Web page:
Island.  Here they remained until late in autumn when about
     fourteen hundred were removed one hundred miles up the
     Hudson river to Livingston Manor, (a large tract of land
     owned by Livingston).  The widows, sickly men and or-
     phaned children remained in New York.  The orphans were
     apprenticed by Governor Hunter to citizens of New York
     and New Jersey.  Those settled on the Hudson river were
     under indenture to serve Queen Anne as grateful subjects,
     to manufacture and raise hemp to pay transportation
     charges, and sustenance charges which were ten thousand
     pounds sterling, equivalent to about $42,000.00 which had
     been advanced by a Parliamentary grant.  A supply of Naval
     stores had been confidentially anticipated from this arrange-
     ment.  The experiment proved a complete failure because of
     mismanagement.  The Germans were being unjustly op-
     pressed, became dissatisfied with both their treatment and
     situation.  Governor Hunter resorted to violent measures to
     secure obedience to his demands and in this he failed.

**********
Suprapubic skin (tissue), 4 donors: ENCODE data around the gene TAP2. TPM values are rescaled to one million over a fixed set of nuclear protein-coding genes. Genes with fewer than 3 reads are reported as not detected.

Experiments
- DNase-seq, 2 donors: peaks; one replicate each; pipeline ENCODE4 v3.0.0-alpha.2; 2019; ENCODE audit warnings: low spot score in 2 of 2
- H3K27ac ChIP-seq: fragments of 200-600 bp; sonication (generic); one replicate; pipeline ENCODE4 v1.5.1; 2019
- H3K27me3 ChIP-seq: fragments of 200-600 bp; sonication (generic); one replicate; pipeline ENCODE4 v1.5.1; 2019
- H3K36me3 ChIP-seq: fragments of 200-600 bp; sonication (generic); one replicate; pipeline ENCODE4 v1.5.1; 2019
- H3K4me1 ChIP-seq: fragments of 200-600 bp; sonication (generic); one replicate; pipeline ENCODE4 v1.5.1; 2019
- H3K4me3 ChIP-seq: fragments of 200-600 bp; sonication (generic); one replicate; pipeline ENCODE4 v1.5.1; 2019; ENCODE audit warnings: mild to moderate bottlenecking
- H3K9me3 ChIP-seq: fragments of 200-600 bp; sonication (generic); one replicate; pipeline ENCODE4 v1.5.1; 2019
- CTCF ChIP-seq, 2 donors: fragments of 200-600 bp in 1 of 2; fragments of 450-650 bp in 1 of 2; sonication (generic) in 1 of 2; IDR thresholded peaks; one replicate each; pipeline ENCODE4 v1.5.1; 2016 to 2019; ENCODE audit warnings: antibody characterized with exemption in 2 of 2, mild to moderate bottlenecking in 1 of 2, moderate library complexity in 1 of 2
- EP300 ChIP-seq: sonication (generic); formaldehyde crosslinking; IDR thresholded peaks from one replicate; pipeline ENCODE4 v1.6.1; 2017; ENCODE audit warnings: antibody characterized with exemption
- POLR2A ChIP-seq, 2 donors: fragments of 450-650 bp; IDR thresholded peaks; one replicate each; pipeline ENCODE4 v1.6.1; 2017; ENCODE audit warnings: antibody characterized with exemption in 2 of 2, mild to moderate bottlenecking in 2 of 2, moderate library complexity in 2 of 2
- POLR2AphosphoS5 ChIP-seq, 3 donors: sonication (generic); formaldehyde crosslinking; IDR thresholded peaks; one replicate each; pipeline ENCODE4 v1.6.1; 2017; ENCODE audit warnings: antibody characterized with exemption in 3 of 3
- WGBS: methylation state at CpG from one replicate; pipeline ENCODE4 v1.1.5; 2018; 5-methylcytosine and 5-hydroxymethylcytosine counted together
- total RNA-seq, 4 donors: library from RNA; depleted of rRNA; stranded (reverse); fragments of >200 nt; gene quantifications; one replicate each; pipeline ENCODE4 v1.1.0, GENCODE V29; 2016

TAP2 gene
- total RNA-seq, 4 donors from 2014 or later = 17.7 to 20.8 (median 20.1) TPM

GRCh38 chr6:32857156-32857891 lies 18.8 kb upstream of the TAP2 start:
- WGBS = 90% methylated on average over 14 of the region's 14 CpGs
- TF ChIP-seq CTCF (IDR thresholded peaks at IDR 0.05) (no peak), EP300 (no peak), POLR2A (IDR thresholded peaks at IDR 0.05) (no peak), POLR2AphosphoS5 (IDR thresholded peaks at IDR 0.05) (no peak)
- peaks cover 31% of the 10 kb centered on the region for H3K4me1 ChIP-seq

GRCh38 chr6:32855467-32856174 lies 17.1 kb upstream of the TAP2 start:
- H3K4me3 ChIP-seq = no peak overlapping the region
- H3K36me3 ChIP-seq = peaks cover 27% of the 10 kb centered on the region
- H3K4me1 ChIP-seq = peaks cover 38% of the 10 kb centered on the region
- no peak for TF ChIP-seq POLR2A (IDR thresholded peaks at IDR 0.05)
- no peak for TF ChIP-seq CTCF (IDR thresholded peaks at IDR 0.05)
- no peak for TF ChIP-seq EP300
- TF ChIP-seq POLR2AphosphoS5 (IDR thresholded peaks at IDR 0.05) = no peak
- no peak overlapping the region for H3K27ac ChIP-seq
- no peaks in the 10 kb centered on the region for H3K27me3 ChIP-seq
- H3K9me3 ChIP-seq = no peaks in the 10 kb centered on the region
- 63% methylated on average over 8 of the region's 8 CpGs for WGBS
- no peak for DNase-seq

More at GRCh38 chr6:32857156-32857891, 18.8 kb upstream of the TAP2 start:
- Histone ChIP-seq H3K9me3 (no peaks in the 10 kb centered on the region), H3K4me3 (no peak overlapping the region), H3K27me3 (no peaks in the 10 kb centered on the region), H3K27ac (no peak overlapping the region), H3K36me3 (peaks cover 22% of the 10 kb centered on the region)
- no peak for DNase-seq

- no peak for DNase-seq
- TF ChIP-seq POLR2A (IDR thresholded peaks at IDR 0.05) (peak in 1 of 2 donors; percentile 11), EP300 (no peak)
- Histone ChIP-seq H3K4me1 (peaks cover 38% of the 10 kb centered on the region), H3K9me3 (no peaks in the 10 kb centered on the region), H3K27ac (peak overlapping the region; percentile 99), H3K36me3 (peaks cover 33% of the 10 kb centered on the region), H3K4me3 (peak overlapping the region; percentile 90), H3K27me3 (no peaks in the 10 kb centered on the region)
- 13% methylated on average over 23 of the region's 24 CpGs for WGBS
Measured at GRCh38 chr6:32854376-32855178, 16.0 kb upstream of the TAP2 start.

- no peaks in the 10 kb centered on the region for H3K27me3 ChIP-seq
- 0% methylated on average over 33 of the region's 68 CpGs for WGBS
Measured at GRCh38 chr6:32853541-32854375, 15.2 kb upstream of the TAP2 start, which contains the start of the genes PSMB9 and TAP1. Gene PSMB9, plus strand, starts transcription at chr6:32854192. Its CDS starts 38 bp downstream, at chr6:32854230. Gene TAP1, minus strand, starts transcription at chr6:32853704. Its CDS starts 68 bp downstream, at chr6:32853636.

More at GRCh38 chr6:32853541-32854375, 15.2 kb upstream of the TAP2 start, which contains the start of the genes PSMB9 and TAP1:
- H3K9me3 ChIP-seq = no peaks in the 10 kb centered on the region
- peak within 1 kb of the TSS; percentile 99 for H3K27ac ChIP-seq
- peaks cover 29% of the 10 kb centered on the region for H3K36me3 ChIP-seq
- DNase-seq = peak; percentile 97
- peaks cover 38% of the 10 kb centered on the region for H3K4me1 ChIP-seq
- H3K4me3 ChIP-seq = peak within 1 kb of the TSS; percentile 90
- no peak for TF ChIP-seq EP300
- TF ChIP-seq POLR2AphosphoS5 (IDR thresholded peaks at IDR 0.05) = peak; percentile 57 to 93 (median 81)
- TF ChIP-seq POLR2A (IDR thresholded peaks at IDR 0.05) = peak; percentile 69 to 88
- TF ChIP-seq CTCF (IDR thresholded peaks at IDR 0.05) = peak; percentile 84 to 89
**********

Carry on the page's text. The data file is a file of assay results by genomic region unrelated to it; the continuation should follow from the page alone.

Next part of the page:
One hundred and forty families, to escape the certainty
     of famishing, or starving to death, left in the autumn of
     1712 for Schoharie Valley, some sixty miles to the northwest
     of Livingston Manor.  They had no open road or horses to
     carry or haul their luggage so they loaded their goods on
     crudely constructed handsleds and drew themselves through
     the snow that was then more than three feet deep
     and still falling, which greatly obstructed their progress.
     It took them three weeks to make the trip for the way
     was through unbroken forest.  Johannes Lantz and family
     was with these pilgrims.
         Having reached Schoharia they made improvements
     upon some land that was granted to them by Queen Anne
     and for ten years they labored upon these lands and cleared
     them up and made meadows and corn fields.  This land was
     finally claimed by some citizens of Albany, and they lost
     all their labor and their land; so in the spring of 1723 they
     all left and went to Tulpehocken, some fifty miles west of
     Reading, Pennsylvania.  Johannes Lantz and family was
     with this bunch of wanderers.
         Many of the German Emigrants from Pennsylvania
     settled at Winchester, Virginia.  The Shenandoah Valley in
     the vicinity of Harrisonburg was exclusively settled by the
     Germans from Pennsylvania, prior to the year of 1746
     Lewis' history of West Virginia says that they crossed the
     Potomac River at Harper's Ferry and that when they saw